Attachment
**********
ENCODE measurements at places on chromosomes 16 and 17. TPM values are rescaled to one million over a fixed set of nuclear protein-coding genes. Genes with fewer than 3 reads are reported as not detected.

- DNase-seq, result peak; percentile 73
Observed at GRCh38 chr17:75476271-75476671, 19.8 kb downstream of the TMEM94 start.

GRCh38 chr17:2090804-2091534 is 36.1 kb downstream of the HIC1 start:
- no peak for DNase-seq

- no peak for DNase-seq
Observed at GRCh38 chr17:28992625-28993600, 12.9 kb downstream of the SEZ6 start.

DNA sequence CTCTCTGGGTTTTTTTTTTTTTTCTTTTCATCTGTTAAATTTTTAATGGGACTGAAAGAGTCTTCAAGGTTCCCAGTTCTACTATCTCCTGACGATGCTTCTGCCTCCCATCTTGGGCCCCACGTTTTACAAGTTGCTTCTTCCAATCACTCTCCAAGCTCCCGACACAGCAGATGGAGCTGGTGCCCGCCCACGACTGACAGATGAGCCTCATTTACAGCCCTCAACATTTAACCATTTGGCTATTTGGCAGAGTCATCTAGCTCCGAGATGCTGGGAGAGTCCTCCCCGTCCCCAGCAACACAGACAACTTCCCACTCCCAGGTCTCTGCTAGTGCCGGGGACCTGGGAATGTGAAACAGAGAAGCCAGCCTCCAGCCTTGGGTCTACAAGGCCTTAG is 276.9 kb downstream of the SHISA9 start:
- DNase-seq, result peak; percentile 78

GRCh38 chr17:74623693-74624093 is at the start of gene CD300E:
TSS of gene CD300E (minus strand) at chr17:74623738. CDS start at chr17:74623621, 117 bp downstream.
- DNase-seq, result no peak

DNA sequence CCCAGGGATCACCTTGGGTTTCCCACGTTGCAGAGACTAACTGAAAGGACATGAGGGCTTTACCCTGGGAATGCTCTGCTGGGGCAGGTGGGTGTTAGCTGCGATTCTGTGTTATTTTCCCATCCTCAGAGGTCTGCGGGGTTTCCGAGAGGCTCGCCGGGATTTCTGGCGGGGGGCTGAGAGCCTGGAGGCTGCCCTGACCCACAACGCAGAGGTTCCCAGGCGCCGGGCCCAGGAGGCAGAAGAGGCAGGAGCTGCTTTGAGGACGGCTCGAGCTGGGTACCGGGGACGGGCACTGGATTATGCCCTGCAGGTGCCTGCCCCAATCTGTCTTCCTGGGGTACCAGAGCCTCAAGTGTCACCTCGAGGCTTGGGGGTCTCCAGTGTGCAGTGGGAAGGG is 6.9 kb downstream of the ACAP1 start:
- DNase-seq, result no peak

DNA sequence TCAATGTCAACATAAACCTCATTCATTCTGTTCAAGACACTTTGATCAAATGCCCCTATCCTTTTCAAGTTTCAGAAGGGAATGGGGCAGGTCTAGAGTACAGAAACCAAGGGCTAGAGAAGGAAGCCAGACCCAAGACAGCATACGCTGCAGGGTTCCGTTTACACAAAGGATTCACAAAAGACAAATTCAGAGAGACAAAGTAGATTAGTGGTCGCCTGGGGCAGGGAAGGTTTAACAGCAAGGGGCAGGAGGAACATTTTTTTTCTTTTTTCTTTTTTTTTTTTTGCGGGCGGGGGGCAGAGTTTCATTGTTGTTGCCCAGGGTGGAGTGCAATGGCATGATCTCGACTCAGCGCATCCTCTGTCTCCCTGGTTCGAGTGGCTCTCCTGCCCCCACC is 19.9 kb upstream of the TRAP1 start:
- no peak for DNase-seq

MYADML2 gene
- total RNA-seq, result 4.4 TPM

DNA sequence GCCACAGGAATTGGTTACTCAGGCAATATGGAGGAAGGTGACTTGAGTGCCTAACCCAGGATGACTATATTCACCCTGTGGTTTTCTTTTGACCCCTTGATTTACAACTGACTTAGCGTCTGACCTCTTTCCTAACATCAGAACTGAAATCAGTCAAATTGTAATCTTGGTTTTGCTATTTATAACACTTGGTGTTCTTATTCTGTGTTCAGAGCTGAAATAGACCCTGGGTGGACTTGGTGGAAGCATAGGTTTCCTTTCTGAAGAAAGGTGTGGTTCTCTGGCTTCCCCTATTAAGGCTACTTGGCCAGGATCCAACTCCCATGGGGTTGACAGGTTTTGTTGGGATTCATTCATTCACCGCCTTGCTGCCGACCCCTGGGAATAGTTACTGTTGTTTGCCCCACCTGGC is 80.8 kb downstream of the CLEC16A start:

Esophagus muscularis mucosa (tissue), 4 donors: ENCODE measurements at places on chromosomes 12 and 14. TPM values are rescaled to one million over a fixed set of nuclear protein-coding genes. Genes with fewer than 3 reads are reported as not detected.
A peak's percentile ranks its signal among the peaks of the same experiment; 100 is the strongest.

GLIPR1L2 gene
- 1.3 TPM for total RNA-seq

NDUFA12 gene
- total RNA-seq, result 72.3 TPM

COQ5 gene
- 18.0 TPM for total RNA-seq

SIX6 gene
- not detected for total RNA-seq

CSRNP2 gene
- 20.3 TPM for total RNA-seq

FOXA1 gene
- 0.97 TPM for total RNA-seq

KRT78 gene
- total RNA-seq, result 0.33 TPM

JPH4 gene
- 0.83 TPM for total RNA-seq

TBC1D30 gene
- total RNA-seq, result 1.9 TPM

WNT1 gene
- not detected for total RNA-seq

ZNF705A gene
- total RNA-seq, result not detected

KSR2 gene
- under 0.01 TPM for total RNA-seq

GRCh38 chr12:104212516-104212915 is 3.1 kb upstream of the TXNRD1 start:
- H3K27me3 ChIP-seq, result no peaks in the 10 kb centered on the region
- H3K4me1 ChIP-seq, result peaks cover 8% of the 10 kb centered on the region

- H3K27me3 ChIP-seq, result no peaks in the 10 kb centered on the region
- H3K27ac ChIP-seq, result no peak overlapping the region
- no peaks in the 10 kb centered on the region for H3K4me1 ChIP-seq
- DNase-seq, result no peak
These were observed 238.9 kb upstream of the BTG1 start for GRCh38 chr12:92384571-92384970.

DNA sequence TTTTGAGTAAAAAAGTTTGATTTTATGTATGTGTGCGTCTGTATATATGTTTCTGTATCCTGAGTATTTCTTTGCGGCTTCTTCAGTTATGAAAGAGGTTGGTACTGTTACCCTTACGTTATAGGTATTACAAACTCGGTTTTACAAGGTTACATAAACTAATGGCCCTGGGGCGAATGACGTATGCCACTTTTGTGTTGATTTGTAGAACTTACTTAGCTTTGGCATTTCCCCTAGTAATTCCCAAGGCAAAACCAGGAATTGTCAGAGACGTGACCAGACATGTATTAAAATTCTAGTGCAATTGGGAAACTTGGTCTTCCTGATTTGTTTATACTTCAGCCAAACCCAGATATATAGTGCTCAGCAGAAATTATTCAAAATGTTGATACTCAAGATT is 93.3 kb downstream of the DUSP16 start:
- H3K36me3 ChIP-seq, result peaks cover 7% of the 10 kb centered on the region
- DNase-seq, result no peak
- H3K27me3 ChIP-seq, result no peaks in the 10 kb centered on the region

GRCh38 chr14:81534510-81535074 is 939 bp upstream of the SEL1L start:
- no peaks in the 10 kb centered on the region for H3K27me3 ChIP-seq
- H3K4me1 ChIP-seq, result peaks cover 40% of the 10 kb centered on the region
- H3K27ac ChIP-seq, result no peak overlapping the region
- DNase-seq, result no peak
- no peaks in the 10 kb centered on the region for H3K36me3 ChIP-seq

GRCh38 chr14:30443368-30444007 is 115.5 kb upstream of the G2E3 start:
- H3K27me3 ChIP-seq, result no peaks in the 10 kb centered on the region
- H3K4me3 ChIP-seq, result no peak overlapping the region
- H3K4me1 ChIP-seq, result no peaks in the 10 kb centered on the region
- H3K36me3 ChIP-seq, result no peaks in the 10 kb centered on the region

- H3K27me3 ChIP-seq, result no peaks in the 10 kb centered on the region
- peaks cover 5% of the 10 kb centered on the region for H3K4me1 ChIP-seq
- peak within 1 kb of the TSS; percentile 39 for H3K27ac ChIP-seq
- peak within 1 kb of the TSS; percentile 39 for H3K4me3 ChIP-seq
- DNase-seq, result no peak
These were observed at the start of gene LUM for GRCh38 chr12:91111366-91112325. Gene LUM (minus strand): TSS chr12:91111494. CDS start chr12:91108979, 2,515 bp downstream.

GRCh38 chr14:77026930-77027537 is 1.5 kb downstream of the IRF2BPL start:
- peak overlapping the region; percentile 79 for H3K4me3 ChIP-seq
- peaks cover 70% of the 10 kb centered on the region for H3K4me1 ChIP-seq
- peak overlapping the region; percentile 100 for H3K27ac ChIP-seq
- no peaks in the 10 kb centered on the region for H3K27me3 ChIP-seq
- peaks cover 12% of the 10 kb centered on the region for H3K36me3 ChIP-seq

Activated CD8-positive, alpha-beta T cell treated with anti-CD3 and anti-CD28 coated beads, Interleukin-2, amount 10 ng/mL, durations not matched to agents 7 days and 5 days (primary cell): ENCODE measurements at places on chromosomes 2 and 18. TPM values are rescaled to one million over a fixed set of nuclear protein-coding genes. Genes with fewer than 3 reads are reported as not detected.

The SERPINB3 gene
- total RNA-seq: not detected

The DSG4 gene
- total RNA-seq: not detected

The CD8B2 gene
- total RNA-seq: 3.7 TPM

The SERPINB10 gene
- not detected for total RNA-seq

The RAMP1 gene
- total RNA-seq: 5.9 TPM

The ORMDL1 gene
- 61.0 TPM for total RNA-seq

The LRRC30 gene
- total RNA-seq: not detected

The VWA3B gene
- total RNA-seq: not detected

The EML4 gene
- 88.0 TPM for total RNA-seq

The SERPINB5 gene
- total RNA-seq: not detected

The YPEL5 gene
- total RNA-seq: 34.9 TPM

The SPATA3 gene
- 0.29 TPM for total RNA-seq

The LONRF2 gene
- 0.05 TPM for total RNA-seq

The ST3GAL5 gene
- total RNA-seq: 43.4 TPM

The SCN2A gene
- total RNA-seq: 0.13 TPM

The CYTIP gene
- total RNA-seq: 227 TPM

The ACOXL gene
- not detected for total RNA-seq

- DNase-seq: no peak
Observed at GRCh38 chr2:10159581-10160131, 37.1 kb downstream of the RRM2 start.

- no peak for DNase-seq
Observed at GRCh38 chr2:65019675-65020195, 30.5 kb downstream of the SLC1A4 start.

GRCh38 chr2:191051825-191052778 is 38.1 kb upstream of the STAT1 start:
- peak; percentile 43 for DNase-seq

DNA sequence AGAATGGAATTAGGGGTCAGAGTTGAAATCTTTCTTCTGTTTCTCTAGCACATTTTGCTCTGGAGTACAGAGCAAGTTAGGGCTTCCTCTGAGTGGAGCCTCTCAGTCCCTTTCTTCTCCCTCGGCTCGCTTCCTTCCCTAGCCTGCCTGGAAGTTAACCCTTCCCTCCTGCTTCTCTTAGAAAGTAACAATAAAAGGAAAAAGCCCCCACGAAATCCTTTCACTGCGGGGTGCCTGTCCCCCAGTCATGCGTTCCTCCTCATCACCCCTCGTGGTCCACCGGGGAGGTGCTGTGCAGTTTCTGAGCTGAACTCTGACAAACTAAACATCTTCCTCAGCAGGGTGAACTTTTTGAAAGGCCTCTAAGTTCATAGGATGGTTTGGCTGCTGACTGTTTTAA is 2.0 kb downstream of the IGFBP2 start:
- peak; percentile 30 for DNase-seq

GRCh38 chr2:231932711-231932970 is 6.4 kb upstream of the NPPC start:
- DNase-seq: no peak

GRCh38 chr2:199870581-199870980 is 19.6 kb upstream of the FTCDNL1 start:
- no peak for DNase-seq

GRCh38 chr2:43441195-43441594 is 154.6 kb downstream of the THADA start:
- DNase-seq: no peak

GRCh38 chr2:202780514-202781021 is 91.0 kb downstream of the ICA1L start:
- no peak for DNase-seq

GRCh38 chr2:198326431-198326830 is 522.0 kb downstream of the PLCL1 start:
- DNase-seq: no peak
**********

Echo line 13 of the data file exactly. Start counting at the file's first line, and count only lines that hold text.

DNA sequence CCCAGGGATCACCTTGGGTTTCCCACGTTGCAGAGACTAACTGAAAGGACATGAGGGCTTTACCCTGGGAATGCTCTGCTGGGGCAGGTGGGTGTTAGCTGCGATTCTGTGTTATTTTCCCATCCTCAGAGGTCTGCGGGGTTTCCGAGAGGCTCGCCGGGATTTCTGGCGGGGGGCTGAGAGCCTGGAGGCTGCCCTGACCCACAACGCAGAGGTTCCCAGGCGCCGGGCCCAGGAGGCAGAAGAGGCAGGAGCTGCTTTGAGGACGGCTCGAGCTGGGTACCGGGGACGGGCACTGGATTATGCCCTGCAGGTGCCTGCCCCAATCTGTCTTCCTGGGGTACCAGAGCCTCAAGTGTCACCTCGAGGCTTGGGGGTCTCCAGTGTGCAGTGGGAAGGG is 6.9 kb downstream of the ACAP1 start: